Oil prices have rallied 40% over the past 12-months, but some beleaguered producers continue to trade near multi-year lows.
Let’s take a look at two beaten-up Canadian oil stocks that might be interesting picks for contrarian investors today.
Baytex used to be a high-flying dividend darling, but an ill-timed acquisition saddled the company with significant debt, and management eventually shelved the distribution in an effort to preserve cash and survive the rout.
The pain can be traced back to a big purchase in 2014 that gave Baytex a foothold in the Eagle Ford shale play in Texas. Unfortunately, oil began its slide from US$100 per barrel shortly after the deal closed, and Baytex saw its share price plunge from $48 to an eventual low of $2 in 2016. The stock has been quite volatile since then, surging or falling sharply on shifting sentiment in the oil patch.
At the time of writing, Baytex trades for $3.50 per share.
On the positive side, Baytex recently completed its merger with Raging River. The combined company has a better balance sheet and owns attractive assets in the Viking, Peace River, Lloydminster and East Duvernay areas in Canada, as well as the Eagle Ford assets in the United States.
The company plans to spend $750-$850 million on development next year, with a resulting average daily production increase of about 5%. Assuming WTI oil averages US$63 per barrel, Baytex is targeting adjusted funds flow of $900 million and free cash flow of $325 million. This would enable the company to internally fund the capital program and start chipping away at the debt position.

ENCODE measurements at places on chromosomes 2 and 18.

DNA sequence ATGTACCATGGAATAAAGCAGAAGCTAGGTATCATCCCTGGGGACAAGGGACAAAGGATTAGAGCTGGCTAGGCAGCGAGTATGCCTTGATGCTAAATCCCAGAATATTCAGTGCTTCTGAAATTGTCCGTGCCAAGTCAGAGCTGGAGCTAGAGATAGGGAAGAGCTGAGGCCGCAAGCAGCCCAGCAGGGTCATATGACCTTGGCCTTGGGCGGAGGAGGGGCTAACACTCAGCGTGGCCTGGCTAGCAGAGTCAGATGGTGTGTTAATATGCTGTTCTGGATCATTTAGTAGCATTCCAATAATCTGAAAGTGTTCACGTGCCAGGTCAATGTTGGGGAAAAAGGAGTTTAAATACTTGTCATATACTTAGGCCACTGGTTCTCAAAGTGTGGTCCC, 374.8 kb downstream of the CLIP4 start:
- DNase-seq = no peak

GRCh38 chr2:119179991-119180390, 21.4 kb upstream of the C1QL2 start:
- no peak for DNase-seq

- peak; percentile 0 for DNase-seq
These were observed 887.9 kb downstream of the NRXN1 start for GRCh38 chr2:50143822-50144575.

Each additional $5 per barrel in the average WTI price would boost adjusted funds flow by $130 million, so there is an opportunity for a nice upside surprise. In the August 22 update, Baytex said it might even reinstate the dividend in 2019.
Crescent Point also had a rough run over the past four years.
Like Baytex, the stock fell from grace with investors after it was forced to drastically reduce its monthly dividend for $0.23 to the current level of $0.05. Crescent Point traded for close to $40 per share five years ago. Today, investors can pick it up for $7.50. That actually makes the existing dividend quite appealing, with a 4.8% yield, as long as it survives.
Crescent Point’s new management team is working hard to right the ship. The company recently completed a review process of the asset base to identify top properties that generate high returns, are scalable, and have the potential to produce strong free cash flow. As a result, smaller scale properties and some midstream assets will be monetized to clean up the balance sheet and make the company more efficient.
In the latest update, Crescent Point said it intends to lower net debt by $1 billion through the end of 2019. In addition, the company is reducing its headcount by 17%, a move that will save $50 million in annual expenses.
As the company makes progress on the transition plan, the market should start to have more confidence in the stock.
The bottom line
Baytex and Crescent Point appear to be turning the corner. If you have a bullish view of the oil market, this could be an interesting time to take a small contrarian position in these stocks.
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Fool contributor Andrew Walker has no position in any stock mentioned.